The best time to start this editing and digitizing project is ten years ago. The second best time is today.

I decided that I didn’t want to wait until I was gone to share the images, especially the old family photo files. I use a Dropbox folder for family photos that everyone close to me can access. These are sorted not only by family but also by decade. For example, there is a “1950s” folder, a “1960s” folder, and so on. Presumably, a family member will upload their favorites and can share them with their descendants.

Travel photography, fine art, and advertisements can be more difficult and open up more questions. I sold my first photography business in 1996. At that time, I classified all my negatives, transparencies and prints into commercial or personal categories. I took the personal photographs home and whatever the new owners could use went with the company. I always use this same type of sorting. Photographs intended for customers will probably not interest anyone else after a few years and could be systematically discarded over time, or at least separated on a dedicated drive that would not be considered necessary for long-term use.

Like financial investing, asset diversification seems to be key. If all my life’s work was on a single hard drive or even a single cloud storage service, I wouldn’t be getting very restful sleep. I buy a new portable hard drive every year or two and copy all my image files to the new drive, placing the old drive in a fireproof safe, labeled of course. I then save the best images to the cloud, using two different services. Also, I never delete any images from the SD camera disk. When the disk starts to get full, or if I start a new project or a new trip, I buy new flashcards and store the old ones in carefully labeled envelopes in a filing cabinet or a fireproof safe.

Probably the most important thing I do to secure my photographic legacy is to print photo books. Every road trip or vacation is not complete until the few thousand photos we make are edited to the best of our ability, usually less than a hundred, and then printed into a high quality photo book by one of the many services prints available. I currently use ZNO, but my criterion is always, who does the best job? I am always on the lookout for the best quality printers.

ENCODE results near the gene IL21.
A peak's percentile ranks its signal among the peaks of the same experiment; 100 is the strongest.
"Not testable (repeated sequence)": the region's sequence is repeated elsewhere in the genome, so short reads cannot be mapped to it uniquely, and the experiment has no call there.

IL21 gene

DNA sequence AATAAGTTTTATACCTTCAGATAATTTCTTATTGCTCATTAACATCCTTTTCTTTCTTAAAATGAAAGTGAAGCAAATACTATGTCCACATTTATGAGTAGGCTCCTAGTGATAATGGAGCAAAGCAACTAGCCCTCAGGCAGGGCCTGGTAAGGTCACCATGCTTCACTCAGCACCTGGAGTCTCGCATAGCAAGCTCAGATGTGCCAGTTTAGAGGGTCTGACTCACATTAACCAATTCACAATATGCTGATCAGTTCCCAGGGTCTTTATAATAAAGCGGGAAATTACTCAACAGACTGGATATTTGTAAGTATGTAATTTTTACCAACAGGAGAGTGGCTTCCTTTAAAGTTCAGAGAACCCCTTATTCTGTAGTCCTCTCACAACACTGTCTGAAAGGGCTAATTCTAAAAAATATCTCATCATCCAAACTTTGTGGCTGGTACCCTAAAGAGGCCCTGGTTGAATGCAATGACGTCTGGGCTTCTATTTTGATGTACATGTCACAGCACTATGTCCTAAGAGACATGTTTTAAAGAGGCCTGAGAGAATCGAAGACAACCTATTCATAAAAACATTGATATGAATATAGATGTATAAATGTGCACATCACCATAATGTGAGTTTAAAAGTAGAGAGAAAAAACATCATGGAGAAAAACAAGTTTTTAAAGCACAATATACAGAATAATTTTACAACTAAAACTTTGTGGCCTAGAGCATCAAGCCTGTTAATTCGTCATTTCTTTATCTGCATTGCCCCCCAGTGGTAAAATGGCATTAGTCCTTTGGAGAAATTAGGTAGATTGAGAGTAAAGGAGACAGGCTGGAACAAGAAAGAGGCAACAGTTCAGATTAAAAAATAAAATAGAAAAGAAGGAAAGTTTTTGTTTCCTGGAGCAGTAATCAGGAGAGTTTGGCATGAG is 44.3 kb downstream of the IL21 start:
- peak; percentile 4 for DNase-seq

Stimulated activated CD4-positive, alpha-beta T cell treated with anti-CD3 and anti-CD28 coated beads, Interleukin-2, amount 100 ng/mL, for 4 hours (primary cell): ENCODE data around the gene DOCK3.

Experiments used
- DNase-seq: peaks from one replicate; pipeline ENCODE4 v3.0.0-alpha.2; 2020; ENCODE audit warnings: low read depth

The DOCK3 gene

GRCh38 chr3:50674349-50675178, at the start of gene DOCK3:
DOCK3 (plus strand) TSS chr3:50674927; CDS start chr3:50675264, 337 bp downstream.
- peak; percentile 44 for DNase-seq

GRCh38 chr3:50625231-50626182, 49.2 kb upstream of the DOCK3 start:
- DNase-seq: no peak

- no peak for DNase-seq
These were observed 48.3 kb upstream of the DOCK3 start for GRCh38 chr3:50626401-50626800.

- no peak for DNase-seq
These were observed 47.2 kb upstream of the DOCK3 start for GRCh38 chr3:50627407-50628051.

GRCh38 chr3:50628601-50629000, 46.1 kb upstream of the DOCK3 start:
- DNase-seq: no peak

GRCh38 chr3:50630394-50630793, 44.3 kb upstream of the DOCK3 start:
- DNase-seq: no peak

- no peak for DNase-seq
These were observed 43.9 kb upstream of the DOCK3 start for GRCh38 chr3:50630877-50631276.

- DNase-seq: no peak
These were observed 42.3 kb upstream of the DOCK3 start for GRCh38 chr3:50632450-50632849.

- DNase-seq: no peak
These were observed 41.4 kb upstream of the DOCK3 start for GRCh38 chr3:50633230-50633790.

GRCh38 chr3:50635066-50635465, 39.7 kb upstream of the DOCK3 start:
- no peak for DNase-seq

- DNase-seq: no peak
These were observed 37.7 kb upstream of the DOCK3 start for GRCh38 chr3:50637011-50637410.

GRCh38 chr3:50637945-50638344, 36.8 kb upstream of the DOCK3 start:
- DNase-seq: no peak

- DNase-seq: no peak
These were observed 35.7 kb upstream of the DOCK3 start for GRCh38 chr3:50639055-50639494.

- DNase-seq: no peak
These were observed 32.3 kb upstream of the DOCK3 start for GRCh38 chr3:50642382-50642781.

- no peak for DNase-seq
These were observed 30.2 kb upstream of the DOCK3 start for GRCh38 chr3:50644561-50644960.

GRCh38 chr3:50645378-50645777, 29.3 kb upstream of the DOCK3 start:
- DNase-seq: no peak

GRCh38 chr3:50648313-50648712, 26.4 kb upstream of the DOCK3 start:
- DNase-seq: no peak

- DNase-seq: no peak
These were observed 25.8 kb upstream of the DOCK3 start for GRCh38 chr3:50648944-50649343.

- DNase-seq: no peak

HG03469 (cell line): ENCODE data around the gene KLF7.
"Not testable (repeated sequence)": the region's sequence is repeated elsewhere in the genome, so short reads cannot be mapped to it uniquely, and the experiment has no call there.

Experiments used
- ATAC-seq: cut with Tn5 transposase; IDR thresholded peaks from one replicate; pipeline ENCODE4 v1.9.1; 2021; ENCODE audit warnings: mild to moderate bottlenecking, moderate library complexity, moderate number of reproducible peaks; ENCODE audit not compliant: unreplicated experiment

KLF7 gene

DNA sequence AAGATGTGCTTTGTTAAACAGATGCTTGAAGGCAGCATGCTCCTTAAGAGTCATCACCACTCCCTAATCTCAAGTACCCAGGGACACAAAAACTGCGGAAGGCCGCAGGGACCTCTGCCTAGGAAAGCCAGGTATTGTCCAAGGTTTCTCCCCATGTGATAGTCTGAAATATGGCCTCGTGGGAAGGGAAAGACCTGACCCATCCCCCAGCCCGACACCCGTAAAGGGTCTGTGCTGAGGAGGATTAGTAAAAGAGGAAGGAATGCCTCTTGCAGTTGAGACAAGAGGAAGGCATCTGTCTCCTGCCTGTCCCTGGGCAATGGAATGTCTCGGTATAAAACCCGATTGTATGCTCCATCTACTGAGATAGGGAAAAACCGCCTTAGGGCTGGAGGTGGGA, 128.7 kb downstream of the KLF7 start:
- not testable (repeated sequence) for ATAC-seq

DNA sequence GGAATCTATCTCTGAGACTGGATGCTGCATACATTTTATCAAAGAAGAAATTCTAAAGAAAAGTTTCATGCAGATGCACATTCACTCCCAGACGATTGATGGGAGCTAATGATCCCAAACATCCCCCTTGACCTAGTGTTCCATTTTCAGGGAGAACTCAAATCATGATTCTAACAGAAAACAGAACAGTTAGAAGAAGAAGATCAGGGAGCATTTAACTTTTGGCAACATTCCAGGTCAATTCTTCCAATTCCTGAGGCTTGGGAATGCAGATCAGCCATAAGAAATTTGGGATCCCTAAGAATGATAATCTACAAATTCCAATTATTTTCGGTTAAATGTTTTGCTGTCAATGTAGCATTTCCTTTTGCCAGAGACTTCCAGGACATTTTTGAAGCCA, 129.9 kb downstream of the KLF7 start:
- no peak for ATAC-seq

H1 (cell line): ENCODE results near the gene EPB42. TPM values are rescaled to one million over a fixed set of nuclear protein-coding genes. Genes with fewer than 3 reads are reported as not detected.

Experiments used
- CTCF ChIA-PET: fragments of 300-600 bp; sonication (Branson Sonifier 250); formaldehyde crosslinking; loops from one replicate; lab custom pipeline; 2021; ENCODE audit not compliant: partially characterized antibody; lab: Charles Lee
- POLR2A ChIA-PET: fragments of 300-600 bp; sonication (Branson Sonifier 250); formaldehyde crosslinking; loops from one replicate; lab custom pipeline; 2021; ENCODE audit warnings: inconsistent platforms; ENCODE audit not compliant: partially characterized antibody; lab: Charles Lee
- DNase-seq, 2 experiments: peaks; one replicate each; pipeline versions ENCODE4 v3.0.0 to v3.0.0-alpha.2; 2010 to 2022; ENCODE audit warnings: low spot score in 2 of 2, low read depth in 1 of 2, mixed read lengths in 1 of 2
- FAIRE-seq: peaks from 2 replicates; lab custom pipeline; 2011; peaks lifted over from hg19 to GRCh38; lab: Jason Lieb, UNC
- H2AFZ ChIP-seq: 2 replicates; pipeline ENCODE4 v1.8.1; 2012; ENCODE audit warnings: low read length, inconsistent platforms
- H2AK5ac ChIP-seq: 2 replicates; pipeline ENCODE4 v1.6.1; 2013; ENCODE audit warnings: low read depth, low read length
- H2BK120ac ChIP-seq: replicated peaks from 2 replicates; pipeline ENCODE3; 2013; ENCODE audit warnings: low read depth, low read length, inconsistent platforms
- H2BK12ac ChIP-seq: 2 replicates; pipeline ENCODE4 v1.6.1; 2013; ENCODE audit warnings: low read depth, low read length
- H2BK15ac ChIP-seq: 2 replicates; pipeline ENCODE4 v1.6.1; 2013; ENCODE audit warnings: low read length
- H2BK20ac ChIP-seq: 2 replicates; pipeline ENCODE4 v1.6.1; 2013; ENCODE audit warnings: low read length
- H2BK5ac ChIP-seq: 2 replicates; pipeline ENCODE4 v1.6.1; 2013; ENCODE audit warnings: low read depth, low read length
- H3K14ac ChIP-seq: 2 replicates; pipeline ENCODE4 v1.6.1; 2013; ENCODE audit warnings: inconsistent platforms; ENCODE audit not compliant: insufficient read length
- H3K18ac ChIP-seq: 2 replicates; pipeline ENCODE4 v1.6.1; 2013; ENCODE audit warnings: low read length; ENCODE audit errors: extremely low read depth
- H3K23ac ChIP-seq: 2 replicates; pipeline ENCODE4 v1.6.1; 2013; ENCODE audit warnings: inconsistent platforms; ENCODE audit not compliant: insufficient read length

In addition, we produce a “Yearbook” each year. Every January we compile a book of the best photos that highlight the events of the previous year. We now have over a dozen directories. Travel photo books, yearbooks and art project books look very impressive sitting on a shelf, and I’m confident that in the future any heir, executor or suitable person would find them valuable and worthy of preserved by people important to our lives.

My will includes a paragraph that requests that a guardian or manager be appointed to manage and oversee my photography collection. This does not mean that all the photos will be saved, but rather that the designated manager can modify them or use them in the best possible way at their discretion.

No matter how many or the overall quality of our photographs, we need to think about what will happen to them after we leave – to make some kind of proper plans that will bring joy and not be a burden on the friends and family we let’s leave. behind.


Picture credits: Header photo from Depositphotos